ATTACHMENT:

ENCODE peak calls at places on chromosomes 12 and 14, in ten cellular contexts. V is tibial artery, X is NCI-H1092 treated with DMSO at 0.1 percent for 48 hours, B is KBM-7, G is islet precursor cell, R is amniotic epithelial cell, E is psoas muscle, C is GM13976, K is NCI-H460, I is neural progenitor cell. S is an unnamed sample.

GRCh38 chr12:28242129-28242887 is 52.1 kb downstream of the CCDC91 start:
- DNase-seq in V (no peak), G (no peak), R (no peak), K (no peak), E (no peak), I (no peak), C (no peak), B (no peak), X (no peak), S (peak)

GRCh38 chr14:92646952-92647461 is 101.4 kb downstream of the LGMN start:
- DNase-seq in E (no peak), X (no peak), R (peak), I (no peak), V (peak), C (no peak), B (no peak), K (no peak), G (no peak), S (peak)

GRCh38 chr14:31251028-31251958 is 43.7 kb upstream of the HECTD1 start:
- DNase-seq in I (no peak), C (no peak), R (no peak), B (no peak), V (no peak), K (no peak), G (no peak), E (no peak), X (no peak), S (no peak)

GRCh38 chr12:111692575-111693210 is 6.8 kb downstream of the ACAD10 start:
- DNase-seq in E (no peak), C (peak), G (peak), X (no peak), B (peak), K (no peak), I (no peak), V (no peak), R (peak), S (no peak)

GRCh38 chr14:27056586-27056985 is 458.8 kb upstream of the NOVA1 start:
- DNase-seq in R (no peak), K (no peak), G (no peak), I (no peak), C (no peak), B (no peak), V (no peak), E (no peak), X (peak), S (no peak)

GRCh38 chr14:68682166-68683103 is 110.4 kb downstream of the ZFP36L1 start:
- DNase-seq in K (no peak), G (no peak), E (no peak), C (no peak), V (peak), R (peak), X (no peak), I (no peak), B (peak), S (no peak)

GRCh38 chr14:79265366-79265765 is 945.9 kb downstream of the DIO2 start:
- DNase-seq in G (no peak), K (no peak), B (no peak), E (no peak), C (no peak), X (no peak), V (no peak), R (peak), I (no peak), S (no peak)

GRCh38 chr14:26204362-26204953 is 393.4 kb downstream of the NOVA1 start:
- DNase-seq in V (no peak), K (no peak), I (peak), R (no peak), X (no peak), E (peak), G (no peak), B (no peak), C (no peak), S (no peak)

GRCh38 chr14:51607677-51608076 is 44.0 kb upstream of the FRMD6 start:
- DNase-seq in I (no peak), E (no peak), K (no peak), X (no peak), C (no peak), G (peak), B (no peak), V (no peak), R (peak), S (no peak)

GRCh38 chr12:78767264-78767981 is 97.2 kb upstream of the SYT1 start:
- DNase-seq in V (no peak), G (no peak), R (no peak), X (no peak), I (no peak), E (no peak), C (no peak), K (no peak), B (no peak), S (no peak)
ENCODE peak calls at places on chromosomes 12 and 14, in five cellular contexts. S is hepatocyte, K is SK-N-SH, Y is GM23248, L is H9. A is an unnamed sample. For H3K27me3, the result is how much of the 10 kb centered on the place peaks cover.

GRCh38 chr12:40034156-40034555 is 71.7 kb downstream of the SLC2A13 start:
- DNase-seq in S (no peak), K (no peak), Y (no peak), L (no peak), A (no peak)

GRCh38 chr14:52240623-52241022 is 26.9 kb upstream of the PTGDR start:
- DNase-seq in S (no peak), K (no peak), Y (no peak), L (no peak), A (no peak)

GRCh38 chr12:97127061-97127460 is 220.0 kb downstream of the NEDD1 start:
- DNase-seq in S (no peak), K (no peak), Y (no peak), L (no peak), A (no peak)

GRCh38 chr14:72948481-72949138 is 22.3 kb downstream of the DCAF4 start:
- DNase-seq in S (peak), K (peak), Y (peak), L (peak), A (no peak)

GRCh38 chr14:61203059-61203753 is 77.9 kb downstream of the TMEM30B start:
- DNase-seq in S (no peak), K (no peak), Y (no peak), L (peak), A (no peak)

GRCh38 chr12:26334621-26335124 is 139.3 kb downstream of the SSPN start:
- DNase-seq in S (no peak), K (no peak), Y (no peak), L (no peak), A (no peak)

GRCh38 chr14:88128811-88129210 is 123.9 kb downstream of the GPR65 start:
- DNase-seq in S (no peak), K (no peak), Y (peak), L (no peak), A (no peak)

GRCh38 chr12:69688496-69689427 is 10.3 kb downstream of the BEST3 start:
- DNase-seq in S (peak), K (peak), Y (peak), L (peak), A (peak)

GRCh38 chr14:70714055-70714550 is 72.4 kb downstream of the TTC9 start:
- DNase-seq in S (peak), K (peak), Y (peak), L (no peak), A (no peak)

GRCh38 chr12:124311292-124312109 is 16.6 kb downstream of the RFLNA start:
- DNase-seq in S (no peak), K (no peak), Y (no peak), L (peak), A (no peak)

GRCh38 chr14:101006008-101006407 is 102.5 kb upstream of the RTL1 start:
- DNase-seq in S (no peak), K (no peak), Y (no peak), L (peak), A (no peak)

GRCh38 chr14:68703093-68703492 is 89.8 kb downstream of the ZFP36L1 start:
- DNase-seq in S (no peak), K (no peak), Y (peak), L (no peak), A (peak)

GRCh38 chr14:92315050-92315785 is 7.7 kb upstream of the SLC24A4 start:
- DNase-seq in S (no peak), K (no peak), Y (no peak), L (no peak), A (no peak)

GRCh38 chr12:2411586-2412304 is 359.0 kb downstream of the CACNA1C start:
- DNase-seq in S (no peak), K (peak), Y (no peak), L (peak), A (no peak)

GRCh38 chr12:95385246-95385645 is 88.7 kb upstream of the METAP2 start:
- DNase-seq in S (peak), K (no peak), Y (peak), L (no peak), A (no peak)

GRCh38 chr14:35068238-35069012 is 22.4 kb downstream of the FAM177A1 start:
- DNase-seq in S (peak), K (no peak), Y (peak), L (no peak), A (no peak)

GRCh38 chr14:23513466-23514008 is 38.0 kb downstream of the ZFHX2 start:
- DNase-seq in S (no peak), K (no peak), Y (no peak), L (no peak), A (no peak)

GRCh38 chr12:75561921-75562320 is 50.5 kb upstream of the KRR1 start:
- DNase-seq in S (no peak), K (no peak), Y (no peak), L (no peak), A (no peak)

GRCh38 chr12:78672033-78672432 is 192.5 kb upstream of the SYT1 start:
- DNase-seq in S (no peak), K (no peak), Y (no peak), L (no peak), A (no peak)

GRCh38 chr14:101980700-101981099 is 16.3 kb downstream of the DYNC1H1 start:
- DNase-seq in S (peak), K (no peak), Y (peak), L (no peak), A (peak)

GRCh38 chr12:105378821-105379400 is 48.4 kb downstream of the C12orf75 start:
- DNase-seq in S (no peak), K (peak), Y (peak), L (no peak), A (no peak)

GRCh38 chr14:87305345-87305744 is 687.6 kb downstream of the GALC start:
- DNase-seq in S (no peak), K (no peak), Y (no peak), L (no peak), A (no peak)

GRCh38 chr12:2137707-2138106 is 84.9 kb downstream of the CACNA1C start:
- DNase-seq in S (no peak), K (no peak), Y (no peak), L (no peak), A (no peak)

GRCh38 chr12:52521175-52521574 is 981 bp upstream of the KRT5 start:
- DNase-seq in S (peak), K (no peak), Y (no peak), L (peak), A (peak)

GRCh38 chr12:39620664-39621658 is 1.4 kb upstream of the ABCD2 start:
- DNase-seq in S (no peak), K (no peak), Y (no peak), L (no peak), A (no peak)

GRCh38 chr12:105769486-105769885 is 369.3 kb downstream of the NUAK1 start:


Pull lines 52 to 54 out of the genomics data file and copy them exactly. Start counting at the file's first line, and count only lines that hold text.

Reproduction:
- DNase-seq in S (peak), K (no peak), Y (peak), L (no peak), A (no peak)

GRCh38 chr14:35068238-35069012 is 22.4 kb downstream of the FAM177A1 start:
- DNase-seq in S (peak), K (no peak), Y (peak), L (no peak), A (no peak)